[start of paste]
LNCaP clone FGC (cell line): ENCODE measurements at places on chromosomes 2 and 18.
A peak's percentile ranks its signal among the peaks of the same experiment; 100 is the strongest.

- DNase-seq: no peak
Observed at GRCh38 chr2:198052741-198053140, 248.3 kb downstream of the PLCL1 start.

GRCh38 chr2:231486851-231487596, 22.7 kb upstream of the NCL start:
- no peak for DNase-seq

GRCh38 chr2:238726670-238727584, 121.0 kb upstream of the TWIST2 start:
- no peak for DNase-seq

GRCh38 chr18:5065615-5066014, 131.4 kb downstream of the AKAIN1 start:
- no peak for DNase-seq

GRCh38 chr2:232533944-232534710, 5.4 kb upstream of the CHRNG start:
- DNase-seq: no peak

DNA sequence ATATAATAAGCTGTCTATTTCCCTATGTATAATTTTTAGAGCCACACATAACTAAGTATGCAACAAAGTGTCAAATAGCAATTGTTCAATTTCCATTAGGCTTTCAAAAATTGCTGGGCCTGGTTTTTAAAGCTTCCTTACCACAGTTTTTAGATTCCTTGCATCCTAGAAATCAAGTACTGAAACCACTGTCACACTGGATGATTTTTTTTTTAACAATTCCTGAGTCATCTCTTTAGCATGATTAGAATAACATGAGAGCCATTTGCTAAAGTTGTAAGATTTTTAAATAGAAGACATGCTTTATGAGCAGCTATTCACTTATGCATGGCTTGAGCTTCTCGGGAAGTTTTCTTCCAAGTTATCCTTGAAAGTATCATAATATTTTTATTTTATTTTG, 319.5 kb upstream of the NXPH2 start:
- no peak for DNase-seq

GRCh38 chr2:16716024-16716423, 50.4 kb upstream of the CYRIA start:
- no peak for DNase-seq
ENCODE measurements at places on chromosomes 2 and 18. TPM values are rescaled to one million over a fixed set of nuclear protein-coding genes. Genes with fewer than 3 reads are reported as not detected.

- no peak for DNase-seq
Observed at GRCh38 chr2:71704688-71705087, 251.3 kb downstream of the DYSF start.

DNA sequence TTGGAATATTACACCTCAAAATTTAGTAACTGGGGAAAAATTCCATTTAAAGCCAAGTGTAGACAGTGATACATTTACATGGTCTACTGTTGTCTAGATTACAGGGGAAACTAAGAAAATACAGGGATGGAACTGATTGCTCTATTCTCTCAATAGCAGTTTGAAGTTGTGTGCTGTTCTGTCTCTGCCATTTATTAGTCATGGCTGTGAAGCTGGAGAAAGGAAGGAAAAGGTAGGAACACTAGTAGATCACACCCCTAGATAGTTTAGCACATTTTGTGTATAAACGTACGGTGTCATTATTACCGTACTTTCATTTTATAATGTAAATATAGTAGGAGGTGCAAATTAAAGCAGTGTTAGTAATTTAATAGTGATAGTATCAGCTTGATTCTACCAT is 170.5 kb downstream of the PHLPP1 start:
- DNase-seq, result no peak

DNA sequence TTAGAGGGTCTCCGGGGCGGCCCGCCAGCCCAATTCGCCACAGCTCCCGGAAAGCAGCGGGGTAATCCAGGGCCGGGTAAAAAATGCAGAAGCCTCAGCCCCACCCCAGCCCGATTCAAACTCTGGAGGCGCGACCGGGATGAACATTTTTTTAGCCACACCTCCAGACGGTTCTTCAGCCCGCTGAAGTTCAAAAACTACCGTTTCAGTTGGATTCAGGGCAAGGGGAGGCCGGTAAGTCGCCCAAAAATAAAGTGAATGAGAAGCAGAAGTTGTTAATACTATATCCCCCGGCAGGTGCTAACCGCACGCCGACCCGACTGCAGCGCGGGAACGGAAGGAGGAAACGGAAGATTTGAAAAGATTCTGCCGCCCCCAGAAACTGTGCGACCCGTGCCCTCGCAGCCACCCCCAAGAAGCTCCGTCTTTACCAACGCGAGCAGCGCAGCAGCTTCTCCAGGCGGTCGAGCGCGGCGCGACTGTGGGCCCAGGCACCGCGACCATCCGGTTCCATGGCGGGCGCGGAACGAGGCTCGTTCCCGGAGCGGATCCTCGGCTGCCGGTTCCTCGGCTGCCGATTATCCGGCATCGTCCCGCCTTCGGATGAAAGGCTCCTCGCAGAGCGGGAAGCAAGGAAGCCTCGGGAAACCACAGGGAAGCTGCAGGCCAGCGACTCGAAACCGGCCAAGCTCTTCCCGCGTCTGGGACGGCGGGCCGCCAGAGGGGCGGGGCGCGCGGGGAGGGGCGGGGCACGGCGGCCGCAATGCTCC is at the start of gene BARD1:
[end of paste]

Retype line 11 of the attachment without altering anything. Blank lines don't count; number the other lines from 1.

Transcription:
GRCh38 chr2:232533944-232534710, 5.4 kb upstream of the CHRNG start: